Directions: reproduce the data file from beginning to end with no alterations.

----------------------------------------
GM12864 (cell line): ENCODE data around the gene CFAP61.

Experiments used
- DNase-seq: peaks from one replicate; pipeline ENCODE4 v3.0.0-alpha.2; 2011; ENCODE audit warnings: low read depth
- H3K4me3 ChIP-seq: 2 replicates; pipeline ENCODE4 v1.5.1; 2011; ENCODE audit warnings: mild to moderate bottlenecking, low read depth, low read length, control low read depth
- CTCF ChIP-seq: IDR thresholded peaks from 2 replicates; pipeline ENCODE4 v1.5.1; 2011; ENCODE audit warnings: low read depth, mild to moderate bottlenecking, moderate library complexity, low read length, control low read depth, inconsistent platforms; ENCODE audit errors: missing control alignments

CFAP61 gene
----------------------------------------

GM12864 (cell line): ENCODE data around the gene CFAP61.

Experiments used
- DNase-seq: peaks from one replicate; pipeline ENCODE4 v3.0.0-alpha.2; 2011; ENCODE audit warnings: low read depth
- H3K4me3 ChIP-seq: 2 replicates; pipeline ENCODE4 v1.5.1; 2011; ENCODE audit warnings: mild to moderate bottlenecking, low read depth, low read length, control low read depth
- CTCF ChIP-seq: IDR thresholded peaks from 2 replicates; pipeline ENCODE4 v1.5.1; 2011; ENCODE audit warnings: low read depth, mild to moderate bottlenecking, moderate library complexity, low read length, control low read depth, inconsistent platforms; ENCODE audit errors: missing control alignments

CFAP61 gene